And yes, contrast ratio is important too. If horizontal fluorescent lighting at about 5,100-5,300K on a nice green/light blue/gray background, that will be very nice.
    [quote=SystemicAnomaly;684263]You may be correct about the hint of blue for 6000K lighting. Not sure if I've ever experienced 6000K, but I have noticed a distinct bluish-ness for 6500K. For home, office & lab, I've used 5000K and 5500K fluorescent lighting and have been pleased with both.

    The lighting that I prefer for tennis courts and badminton gyms appear to be close to the 5000-5500K range.

    For fluorescents, the widely available commercial types are rated at 6000k, at 80 CRI and you may also encounter some 5400k. Anything in between will be rare. The bluish appearance may not be too visible when the CRI is high (80+++)

    I find it surprising that you prefer high color temp (daylight color). Textbook design color temperature recommendations from people from cooler countries are typically at 4000-5000k (cool white color) Lighting Design for temperate countries on the other hand, are the ones that adhere more to 5400k and above. This is also the case for offices and labs. (And I thought we tropical people are the only ones who adhere to high temp )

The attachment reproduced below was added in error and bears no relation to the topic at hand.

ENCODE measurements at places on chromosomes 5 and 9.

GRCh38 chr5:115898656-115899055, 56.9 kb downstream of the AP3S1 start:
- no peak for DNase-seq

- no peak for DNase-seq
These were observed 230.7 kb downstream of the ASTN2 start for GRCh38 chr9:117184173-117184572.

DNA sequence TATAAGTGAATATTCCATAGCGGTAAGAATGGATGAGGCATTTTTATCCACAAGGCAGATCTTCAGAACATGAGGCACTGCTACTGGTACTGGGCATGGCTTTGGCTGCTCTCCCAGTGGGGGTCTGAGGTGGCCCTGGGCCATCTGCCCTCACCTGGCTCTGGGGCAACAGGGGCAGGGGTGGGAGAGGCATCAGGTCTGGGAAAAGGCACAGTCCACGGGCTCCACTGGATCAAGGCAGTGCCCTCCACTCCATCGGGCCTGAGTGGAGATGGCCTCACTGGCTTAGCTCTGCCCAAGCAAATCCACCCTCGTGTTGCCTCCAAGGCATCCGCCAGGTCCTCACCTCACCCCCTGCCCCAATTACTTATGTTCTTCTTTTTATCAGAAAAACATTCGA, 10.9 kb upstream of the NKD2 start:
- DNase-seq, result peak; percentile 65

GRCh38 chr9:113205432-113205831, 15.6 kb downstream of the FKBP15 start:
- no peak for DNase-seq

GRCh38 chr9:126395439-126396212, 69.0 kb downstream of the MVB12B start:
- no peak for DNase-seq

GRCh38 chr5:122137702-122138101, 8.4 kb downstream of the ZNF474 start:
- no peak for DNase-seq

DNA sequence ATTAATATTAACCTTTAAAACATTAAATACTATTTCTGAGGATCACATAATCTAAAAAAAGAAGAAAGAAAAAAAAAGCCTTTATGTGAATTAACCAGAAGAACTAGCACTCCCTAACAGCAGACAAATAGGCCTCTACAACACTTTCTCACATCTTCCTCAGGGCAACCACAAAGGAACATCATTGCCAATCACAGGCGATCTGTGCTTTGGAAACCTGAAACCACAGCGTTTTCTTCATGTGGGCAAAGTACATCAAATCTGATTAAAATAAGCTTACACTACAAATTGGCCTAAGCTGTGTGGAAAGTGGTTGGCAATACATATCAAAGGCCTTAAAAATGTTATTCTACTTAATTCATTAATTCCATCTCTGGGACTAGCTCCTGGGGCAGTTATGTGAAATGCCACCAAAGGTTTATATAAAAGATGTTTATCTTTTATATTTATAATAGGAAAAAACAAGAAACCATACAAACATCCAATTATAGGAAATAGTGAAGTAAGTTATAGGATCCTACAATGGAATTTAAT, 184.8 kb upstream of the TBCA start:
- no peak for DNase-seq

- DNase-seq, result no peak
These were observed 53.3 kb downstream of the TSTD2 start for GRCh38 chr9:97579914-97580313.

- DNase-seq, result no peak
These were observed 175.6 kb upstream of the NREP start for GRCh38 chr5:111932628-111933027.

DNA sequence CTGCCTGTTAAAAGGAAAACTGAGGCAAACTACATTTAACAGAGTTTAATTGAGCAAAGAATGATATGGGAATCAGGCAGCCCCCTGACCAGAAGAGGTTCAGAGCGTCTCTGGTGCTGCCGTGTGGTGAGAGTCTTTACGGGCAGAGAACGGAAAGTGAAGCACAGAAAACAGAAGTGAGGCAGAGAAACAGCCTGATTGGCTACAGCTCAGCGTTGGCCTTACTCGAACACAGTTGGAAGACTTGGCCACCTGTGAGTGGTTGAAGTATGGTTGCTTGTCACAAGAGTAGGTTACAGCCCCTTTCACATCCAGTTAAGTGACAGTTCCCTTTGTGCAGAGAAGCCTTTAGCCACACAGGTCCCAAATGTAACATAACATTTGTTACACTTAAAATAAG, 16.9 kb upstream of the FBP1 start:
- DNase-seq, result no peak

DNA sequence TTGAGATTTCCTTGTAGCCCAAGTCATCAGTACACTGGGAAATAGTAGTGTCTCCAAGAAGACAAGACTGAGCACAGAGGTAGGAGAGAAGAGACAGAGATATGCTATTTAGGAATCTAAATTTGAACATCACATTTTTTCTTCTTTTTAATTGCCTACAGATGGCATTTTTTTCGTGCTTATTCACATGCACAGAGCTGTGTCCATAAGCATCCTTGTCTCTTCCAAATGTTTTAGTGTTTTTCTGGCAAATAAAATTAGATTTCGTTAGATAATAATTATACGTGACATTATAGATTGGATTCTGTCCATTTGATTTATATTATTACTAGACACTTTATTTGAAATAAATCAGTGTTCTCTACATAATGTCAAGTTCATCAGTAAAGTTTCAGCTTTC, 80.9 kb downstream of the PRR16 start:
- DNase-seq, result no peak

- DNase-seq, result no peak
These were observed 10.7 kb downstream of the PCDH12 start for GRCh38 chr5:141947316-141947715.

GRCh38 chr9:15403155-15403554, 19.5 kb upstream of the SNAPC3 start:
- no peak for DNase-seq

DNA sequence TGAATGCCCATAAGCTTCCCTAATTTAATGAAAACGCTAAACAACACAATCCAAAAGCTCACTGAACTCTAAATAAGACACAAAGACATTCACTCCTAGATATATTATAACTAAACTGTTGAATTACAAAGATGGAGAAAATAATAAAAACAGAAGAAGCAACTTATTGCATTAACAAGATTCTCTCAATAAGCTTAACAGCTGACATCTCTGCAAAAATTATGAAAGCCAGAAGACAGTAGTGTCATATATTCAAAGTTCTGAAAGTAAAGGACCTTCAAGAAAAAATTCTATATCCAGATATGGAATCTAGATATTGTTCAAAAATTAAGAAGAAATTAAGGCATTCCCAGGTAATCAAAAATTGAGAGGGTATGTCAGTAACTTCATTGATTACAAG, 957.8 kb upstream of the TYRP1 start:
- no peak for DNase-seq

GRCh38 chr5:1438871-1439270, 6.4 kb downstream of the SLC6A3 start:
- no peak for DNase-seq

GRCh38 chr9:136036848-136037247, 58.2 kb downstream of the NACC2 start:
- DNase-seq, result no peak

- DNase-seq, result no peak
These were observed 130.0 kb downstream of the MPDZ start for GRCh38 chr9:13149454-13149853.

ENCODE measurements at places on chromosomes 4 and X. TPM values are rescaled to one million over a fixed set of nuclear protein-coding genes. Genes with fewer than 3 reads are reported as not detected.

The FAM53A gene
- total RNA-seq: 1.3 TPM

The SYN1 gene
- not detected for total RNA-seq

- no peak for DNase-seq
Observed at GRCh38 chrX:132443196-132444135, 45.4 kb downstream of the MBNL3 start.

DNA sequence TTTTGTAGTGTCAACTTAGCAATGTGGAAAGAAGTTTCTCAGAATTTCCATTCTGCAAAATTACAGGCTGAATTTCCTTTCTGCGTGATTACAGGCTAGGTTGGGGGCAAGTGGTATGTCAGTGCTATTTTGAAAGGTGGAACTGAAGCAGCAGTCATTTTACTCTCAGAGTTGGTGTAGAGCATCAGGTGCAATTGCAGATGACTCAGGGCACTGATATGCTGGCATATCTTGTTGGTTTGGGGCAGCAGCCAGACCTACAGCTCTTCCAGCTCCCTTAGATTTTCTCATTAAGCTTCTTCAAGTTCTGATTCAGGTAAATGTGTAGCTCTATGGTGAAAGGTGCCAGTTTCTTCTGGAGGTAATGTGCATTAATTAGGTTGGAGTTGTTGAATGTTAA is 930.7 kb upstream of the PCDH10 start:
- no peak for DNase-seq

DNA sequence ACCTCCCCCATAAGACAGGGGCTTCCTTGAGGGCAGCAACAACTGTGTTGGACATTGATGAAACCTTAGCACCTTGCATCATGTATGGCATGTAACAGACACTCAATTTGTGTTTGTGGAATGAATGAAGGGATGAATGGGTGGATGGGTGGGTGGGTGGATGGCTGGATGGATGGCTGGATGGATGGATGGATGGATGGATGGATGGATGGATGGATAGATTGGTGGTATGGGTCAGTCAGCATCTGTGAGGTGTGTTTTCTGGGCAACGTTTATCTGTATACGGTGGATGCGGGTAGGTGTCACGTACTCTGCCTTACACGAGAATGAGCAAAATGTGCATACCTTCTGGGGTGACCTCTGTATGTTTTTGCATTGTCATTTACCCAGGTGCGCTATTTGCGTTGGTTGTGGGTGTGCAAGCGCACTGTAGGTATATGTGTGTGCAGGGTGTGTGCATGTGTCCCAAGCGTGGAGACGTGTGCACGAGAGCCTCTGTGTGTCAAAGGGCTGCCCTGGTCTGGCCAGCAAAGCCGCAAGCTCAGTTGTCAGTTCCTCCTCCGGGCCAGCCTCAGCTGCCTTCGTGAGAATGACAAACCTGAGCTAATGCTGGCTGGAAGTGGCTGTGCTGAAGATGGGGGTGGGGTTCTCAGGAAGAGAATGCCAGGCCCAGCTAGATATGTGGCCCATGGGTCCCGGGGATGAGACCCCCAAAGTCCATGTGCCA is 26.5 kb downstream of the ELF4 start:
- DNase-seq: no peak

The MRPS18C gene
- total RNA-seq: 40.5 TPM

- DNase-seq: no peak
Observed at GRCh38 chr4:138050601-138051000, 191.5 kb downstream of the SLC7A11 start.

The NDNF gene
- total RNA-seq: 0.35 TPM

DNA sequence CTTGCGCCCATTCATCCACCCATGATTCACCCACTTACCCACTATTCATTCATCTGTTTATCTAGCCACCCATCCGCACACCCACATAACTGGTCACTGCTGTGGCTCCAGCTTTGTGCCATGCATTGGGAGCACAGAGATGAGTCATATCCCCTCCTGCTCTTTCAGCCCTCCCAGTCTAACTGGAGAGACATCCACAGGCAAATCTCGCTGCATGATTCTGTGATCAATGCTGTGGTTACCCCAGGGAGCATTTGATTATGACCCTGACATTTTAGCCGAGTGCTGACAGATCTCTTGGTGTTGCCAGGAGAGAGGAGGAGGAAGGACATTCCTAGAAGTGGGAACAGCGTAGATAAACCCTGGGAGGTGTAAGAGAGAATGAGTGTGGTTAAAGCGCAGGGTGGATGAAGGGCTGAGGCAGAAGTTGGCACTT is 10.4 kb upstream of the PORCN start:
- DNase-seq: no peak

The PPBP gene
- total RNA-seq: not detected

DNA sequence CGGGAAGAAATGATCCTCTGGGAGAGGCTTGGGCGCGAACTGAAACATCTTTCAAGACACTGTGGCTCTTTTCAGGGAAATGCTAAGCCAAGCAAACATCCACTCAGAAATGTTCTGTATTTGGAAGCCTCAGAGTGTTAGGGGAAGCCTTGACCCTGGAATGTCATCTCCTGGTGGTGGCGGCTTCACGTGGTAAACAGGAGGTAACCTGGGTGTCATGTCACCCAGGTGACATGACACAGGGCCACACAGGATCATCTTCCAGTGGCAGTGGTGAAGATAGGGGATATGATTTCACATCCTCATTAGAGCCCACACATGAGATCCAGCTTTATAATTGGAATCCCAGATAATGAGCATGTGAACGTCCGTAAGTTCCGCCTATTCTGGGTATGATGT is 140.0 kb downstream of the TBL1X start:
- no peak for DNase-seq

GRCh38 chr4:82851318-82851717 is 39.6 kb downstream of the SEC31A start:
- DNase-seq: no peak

One of the gyms that I frequent uses fluorescents (linear) lights parallel to the length of the courts. Even tho' the light sources are diffused & placed outside of the court boundaries, they still present a glare problem for high shuttles hit down the line (close to the alleys).

    This may not be a case of position of light or color temperature. It may be due to improper aiming of the light, and too much contrast ratio between the background color and the lighting level

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    Quote Originally Posted by maryanne View Post
    For fluorescents, the widely available commercial types are rated at 6000k, at 80 CRI and you may also encounter some 5400k. Anything in between will be rare. The bluish appearance may not be too visible when the CRI is high (80+++)...
    It is possible that the 5500k lamps that that I recalled were actually compact fluorescents rather than linear fluorescents. The 5000k lights, on the other hand, are 4-foot linear tubes from Canada. I believe that these tubes are GE (Chroma 50) with a CRI of 90.

    I've also used Excella 4-foot fluorescent tubes (made in the USA). These are rated at 5765k with a CRI of 91+. Don't believe that these had a bluish tinge at all. As you suggested, this is undoubtedly due to its very high CRI -- which I believe is an indication that its spectral output is fairly well balanced (not unlike natural outdoor light).


    Quote Originally Posted by maryanne View Post
    ...I find it surprising that you prefer high color temp (daylight color). Textbook design color temperature recommendations from people from cooler countries are typically at 4000-5000k (cool white color) Lighting Design for temperate countries on the other hand, are the ones that adhere more to 5400k and above. This is also the case for offices and labs. (And I thought we tropical people are the only ones who adhere to high temp )...